The volume of data traffic traversing the world's optical fibre networks is growing by more than 40 percent per year as data-hungry services like streaming audio and video become ever more popular. So that future networks have the capacity to cope with this ever-swelling traffic, and also handle emerging applications that will boost it still more—from connected cars to mobile HD video and the Internet of Things—the technologies that power long-haul optical networks are going to need a major upgrade in the mid-2020s.
Some of the key groundwork for this has now been laid by engineers working in SAFARI, an EU and Japanese collaborative project. The EU side was led by project co-coordinator Toshio Morioka of the Technical University of Denmark, whilst the Japanese side was led by project co-coordinator Dr. Yutaka Miyamoto of NTT Corporation, Tokyo.
The chief metric in need of vast improvement in laser-based Optical Transport Networks (OTNs) is data throughput—the number of bits of data per second they can carry encoded in laser beams. Today's individual optical fibres operate at several tens of terabits per second—but that is not going to be enough. "To support the huge capacity demands coming up in the future, far higher capacity transport networks with fibre speeds scalable to petabits per second will be needed," says Morioka.
To make this happen, the SAFARI collaborators have innovated on a number of fronts, in terms of both overall network control and light-carrying components, to produce building blocks for future OTNs that can boost their speeds from todays 1013 (tens of terabits) to 1015 (petabits) per second.
SAFARI's first innovation was to develop super-dense multicore optical fibres with 30, 32 or 37 light-carrying cores inside them rather than the single core used today. What allowed them to create this world-record number of cores, says Morioka, was working out a way to stop light from one core leaking into another and causing signal interference that would negatively impact bandwidth. "The fibres have a very high degree of crosstalk suppression," he says.
Into the matrix
When traversing large distances of 1000 km or more, light travelling in this complex matrix of cores loses power and has to be boosted at regular intervals. To do this in a power-efficient way, the project team developed multicore optical fibre amplifiers, based on erbium and ytterbium, which can be spliced directly into the new multicore fibre, allowing loss-compensated transmission to be made over long distances. "We have broken core-count records, and enabled a reduction of power consumption for optical inline amplifiers, enhancing the power efficiency of future OTNs," Morioka says.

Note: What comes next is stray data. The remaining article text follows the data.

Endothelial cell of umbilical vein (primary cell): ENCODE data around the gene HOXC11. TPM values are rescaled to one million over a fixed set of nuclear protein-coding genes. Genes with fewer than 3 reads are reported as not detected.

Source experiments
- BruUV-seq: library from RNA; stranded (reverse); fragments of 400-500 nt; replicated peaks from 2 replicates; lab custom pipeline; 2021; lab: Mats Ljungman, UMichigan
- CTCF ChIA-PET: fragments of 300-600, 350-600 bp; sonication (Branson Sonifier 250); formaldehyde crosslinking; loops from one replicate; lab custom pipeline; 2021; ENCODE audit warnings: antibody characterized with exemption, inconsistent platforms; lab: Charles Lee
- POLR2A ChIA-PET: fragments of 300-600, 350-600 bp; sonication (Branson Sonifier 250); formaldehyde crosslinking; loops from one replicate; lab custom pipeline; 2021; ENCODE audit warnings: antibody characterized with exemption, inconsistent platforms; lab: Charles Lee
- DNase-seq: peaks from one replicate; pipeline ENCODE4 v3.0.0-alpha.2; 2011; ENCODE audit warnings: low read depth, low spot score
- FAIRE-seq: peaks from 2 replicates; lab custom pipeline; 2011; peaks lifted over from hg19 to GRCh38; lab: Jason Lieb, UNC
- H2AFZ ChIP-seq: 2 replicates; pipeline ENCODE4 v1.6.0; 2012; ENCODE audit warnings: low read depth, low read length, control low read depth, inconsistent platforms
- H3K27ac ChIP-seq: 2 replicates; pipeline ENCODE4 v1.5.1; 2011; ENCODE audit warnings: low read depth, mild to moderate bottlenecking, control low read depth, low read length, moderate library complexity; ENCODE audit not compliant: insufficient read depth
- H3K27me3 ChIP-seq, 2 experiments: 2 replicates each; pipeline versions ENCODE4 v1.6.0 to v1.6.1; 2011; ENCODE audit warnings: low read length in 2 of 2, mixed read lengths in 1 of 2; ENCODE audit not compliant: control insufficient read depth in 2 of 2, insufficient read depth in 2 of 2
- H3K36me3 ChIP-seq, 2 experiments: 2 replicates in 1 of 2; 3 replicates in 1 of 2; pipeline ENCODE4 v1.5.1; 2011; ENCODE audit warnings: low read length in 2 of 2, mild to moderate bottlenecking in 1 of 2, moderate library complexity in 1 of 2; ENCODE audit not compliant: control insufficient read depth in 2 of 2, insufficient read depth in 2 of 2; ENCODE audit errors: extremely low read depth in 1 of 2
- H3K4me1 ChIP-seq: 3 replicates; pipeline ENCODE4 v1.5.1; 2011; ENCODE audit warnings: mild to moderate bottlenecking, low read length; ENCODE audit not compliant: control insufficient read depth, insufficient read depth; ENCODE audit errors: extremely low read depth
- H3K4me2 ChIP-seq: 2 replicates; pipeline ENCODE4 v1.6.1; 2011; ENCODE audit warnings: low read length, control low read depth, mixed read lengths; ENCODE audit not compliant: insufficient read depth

However it is not all about the waveguides: telecoms carriers also need to be able to dynamically allocate and optimise extra network resources, while maintaining quality, to meet spiking demand—like a whole nation wanting to watch the finale of 'Game Of Thrones' on streaming video at once, for instance. So NTT developed programmable optical hardware that allows highly flexible, scalable and adaptive OTNs to be constructed.
A SAFARI testbed was developed and built comprising of novel optics that allow for adding, blocking, passing or redirecting of light beams in a fibre network under software control. This programmable network "can be adaptively controlled and managed in response to the actual traffic demands by a central entity," explains Morioka. The OTN's programmability has also been tested in experiments designed to ensure that it is suitable to meet the needs of multicore fibre transmission in the networks of the future.
With SAFARI not set for deployment until the mid-2020s there is no immediate commercialisation planned for the technology. But thanks to this successful research project, the European and Japanese telecoms sectors will be ready when the time comes.
"SAFARI delivered world-leading technology, world-record and world-first network demonstrators and system experiments, joint intellectual property and partnerships that will last long into the future," concludes Morioka.
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